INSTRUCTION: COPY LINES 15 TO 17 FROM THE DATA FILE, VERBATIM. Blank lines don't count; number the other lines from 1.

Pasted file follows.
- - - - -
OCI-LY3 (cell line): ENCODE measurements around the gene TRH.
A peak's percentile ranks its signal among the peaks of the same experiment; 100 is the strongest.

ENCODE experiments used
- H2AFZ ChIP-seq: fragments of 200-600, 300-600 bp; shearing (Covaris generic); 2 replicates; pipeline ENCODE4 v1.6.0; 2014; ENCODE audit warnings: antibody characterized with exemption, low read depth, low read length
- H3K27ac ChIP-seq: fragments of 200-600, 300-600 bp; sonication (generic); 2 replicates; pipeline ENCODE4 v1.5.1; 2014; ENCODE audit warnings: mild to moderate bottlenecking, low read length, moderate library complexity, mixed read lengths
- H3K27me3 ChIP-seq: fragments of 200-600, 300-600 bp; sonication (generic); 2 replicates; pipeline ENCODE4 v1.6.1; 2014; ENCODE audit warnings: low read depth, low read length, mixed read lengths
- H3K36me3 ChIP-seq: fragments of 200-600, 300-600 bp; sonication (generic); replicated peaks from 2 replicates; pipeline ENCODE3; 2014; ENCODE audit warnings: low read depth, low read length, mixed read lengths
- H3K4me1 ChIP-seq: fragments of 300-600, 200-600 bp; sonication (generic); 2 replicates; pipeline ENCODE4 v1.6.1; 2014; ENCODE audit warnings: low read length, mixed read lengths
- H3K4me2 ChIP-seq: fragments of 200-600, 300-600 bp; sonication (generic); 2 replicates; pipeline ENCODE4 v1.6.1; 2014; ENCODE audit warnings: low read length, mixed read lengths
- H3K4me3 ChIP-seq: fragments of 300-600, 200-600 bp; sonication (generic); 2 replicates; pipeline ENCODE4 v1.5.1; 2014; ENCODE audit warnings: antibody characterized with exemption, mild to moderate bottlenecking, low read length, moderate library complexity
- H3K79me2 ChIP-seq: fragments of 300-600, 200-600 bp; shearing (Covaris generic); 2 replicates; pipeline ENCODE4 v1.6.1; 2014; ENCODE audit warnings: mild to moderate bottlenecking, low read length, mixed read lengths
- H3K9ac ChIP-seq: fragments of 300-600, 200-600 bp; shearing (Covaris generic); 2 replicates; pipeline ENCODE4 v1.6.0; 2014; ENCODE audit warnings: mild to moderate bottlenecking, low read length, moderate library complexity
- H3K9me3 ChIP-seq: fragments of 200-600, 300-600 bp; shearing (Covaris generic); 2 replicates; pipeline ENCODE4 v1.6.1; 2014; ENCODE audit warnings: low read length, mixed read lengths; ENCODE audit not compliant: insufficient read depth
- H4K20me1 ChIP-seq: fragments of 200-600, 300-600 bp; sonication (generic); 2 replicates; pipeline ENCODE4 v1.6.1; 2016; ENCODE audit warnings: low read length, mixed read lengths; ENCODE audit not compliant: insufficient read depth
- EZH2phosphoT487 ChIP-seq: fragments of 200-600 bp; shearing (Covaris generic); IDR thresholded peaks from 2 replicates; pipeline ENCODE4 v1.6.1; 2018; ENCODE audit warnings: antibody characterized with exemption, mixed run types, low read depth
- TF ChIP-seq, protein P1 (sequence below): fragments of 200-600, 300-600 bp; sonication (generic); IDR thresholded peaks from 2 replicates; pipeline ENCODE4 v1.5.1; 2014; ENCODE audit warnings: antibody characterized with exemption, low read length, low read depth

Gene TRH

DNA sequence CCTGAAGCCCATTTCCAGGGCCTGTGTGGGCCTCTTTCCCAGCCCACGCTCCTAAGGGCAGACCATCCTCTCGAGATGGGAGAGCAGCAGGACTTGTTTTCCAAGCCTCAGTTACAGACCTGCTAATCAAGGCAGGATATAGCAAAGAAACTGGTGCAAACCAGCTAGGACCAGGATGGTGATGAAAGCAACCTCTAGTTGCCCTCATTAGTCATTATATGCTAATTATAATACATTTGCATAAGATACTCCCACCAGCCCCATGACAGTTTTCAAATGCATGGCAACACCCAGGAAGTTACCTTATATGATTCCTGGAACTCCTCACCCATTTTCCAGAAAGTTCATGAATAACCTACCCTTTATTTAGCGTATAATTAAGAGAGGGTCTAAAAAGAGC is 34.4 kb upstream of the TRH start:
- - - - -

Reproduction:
- EZH2phosphoT487 ChIP-seq: fragments of 200-600 bp; shearing (Covaris generic); IDR thresholded peaks from 2 replicates; pipeline ENCODE4 v1.6.1; 2018; ENCODE audit warnings: antibody characterized with exemption, mixed run types, low read depth
- TF ChIP-seq, protein P1 (sequence below): fragments of 200-600, 300-600 bp; sonication (generic); IDR thresholded peaks from 2 replicates; pipeline ENCODE4 v1.5.1; 2014; ENCODE audit warnings: antibody characterized with exemption, low read length, low read depth

Gene TRH